A new build of DreamZZT is now available:
- DreamZZT Online support for Nintendo DS
- Support for saving SuperZZT games
- Directory listing in NDS file browser (contributed by ndsdev -at – thedopefish.com)
- Lua interpreter for Nintendo DS builds
- Reduced memory usage so larger games can fit in Nintendo DS RAM
- Multi-line text entry widget for bug reports
- ZZT-OOP script editor
- Meter display for SuperZZT health
- Support SuperZZT “hint” key
- Hold-to-scroll in text windows
- Player can no longer travel between boards if there is an obstacle on the other side
- Stop music playback when ending a game and changing boards
- Fix dark grey RGB value in NDS palette
- Display the pattern tiles in the editor
- Fix board corruption issue when using a teleporter
- Set color during #change and assign torches a default yellow color
I’ve put together a new build of DreamZZT if you want to play around with the SuperZZT support.
Known issues with this build:
- Rapid firing is broken, tap the fire button instead of holding it
- DS will freeze upon touching the door for level 2 of Monster Zoo
- SuperZZT games cannot be edited or saved
- R-trigger scrolling on DS is temporarily disabled
- SuperZZT-specific enemies are not yet implemented
- As this is a beta release, DreamZZT Online will connect to my internal server, not the public server.
- Patterns are not visible in the editor
- SuperZZT support
- Slime and Ricochet objects
- Optimized the board updating, the order should be closer to ZZT’s now
For a full list of changes for this and future 3.1.x releases, see milestone 3.2.0.
Yet another DreamZZT DS update! DreamZZT DS 0.3 adds sound support and centers the top screen.
Sound streaming code borrowed from libSDL DS.
Most of the issues with DreamZZT DS have been resolved:
* Background tiles render across the whole screen
* Status messages display at the bottom of the screen, and will scroll if too long
* Improved board transitions
* Title screen starts centered, you can scroll around it by holding R and using the d pad
* Files on your card can be browsed, however saving will default to (game name).sav
* NDS file now has a proper ROM header with icon. M3 users must press Start instead of A to launch the ROM now.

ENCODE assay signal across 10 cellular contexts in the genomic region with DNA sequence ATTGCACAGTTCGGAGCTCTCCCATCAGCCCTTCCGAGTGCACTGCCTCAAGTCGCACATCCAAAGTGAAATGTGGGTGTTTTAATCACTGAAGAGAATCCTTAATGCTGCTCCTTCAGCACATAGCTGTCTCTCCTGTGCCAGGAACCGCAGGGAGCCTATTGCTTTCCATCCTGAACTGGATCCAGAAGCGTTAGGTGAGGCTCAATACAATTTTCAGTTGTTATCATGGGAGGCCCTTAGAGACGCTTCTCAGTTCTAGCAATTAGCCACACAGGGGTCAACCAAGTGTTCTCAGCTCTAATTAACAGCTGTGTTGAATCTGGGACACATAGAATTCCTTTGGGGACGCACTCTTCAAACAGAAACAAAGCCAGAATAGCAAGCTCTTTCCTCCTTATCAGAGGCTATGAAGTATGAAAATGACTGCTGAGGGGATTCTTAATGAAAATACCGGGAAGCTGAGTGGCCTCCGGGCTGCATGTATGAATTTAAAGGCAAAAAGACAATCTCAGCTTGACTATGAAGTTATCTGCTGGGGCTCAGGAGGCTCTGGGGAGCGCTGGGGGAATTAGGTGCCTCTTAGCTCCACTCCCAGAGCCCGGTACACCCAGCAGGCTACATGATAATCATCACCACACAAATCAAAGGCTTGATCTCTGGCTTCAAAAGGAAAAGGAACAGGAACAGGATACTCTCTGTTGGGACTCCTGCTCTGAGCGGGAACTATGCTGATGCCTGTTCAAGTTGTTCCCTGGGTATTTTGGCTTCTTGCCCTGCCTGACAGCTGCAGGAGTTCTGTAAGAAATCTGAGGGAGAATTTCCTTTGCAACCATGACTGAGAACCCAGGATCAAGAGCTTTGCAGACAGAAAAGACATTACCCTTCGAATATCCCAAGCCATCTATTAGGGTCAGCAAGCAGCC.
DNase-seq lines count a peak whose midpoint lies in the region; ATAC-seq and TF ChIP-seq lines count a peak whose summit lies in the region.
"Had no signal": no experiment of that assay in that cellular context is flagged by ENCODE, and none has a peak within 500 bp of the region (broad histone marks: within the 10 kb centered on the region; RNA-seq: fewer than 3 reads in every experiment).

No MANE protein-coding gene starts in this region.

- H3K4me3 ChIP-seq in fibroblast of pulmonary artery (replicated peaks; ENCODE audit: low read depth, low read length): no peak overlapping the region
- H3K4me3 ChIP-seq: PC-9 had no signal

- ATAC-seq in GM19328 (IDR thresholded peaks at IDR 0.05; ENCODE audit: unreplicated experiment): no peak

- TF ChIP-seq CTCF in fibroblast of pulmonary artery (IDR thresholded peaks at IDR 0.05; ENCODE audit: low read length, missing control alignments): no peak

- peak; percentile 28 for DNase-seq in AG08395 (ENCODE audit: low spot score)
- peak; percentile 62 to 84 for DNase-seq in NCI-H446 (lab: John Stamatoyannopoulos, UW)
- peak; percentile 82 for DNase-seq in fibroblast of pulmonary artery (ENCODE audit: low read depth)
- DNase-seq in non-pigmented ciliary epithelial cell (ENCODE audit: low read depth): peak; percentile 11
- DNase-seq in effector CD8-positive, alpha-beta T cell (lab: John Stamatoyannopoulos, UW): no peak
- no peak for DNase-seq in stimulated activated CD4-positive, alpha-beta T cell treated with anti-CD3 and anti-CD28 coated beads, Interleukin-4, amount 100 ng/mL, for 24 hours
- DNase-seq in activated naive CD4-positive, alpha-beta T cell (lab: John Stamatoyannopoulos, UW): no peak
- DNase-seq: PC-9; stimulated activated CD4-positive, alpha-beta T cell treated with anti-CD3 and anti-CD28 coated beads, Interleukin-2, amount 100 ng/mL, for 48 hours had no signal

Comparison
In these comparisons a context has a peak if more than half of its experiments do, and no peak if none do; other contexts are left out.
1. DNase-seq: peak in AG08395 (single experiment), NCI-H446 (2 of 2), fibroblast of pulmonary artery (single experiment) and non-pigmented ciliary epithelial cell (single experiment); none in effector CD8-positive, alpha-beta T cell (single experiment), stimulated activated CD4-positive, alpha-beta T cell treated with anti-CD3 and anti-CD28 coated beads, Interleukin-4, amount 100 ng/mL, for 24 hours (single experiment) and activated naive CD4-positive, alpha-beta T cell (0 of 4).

* Main menu is cleaned up so it doesn’t wrap, and Editor / Quit have been hidden
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I’ve ported DreamZZT to the Nintendo DS. It scrolls the game board around as you move, similar to SuperZZT. You can also hold the R button and use the d-pad to scroll around the screen. Text windows have been resized to fit the DS’s screen, so long lines will be wrapped.
You can grab an early beta here. It runs a bit fast, has no sound, and stops drawing the background colors half-way across the board, but it’s playable. There’s no file browser yet, so it automatically loads “town.zzt” from the root of your card. I’ve tested it with my M3 miniSD cart, I’m not sure what other flash carts are supported.
I’ve just re-uploaded the DreamZZT lite installer with an exe that supports Windows 98 in addition to 2000 and XP. Users of old computers rejoice!
Got a PC without 3D acceleration? Introducing DreamZZT Lite, which uses SDL instead of OpenGL to draw the screen.
A test version is available for Windows 2000 / XP: DreamZZT-lite 3.0.8. The debug console is disabled, otherwise it should run the same as the normal 3.0.8 release. This build also includes the experimental Lua interpreter, but I’m not officially supporting it yet.
Let me know if it does / doesn’t work on your systems.
ZZT-OOP is fine for simple scripts, but it’s very dated and not very powerful. Starting with DreamZZT 3.2, another scripting language will be available in addition to ZZT-OOP: Lua 5.0. Lua supports functions, variables, and file access, among other things.
Creating a Lua object using a 3rd party editor is as simple as creating a ZZT-OOP object that executes “#become lua”. DreamZZT will then run everything past that line as a Lua script instead of ZZT-OOP. Of course, if DreamZZT ever gets a text editor, or if someone adds the Lua object type to KevEdit, you’ll be able to create Lua objects directly.
Here’s a simple example of using Lua from within DreamZZT:
@Luatest #become lua function main() wait_for_message("touch") set_msg("Here, the player, have some health") zzt.status.give_health(20) end
And a more advanced example that handles more than one message:
@Luatest #become lua function main() local msg = nil local them = nil while true do while (msg == nil) do coroutine.yield() them,msg = pop_message(me) end if(msg == "shot") then set_msg("Ouch! I was shot by a " .. them.name .. "!") end if(msg == "touch") then set_msg("That's my purse! I don't know you!") end end end
Note that you must call coroutine.yield() inside your loop to pass control from your script back to the game engine. The set_msg(), move() and wait_for_message() functions automatically call coroutine.yield() for you. Also note that the Lua implementation is using a message queue, so you don’t have to worry about locking and unlocking your objects like you do with ZZT-OOP.
For a more complex example, I’ve rewritten the DremZZT Tutorial in Lua, which you can view here. You can compare it to the original ZZT-OOP code to get an idea of what the new functions do. You’ll also notice that Lua has full access to the TUIWindow class, so you’ll be able to use text entry fields, check boxes, etc. from inside your games.
The Lua interpreter and updated tutorial are in the svn trunk, however saved games containing Lua objects created on PowerPC Macs are not compatible with other platforms and vice versa, due to how that CPU stores data. This issue will be resolved eventually, but right now just don’t transfer saves between PowerPC Macs and the rest of the world 🙂 For information on checking out and building DreamZZT from svn, see Building DreamZZT from Source.